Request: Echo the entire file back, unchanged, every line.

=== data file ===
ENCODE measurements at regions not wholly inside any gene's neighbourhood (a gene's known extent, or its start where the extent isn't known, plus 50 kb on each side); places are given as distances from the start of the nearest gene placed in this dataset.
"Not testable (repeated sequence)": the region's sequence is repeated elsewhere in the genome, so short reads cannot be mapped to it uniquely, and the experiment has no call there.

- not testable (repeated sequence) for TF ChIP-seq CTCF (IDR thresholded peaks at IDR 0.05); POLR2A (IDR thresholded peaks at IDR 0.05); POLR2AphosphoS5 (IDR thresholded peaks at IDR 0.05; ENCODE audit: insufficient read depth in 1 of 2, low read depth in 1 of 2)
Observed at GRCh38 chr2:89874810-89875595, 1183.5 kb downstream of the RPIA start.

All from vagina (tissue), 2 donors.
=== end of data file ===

ENCODE measurements at regions not wholly inside any gene's neighbourhood (a gene's known extent, or its start where the extent isn't known, plus 50 kb on each side); places are given as distances from the start of the nearest gene placed in this dataset.
"Not testable (repeated sequence)": the region's sequence is repeated elsewhere in the genome, so short reads cannot be mapped to it uniquely, and the experiment has no call there.

- not testable (repeated sequence) for TF ChIP-seq CTCF (IDR thresholded peaks at IDR 0.05); POLR2A (IDR thresholded peaks at IDR 0.05); POLR2AphosphoS5 (IDR thresholded peaks at IDR 0.05; ENCODE audit: insufficient read depth in 1 of 2, low read depth in 1 of 2)
Observed at GRCh38 chr2:89874810-89875595, 1183.5 kb downstream of the RPIA start.

All from vagina (tissue), 2 donors.